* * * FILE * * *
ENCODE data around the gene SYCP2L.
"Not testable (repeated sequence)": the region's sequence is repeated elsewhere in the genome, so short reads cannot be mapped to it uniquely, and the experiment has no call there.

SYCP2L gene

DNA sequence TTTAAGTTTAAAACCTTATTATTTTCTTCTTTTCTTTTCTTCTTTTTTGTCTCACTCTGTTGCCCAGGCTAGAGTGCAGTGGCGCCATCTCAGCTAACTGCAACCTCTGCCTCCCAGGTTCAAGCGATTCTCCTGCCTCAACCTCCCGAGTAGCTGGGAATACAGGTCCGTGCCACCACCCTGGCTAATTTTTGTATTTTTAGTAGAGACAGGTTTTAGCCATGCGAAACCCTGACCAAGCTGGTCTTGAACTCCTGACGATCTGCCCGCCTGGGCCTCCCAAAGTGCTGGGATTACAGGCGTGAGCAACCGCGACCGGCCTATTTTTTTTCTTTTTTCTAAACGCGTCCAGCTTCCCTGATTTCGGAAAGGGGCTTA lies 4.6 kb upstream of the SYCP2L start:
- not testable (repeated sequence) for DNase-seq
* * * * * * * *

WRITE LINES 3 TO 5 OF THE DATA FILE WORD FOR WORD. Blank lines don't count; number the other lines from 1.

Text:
SYCP2L gene

DNA sequence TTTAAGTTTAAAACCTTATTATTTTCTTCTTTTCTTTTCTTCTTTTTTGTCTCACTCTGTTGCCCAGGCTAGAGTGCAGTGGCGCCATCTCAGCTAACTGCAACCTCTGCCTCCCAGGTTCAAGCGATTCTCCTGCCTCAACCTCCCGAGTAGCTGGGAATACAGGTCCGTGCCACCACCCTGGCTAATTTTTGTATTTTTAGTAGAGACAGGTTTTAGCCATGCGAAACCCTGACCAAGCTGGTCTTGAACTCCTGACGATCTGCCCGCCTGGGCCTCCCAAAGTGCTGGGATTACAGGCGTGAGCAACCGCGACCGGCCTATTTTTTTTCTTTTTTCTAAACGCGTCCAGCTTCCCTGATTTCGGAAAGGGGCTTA lies 4.6 kb upstream of the SYCP2L start:
- not testable (repeated sequence) for DNase-seq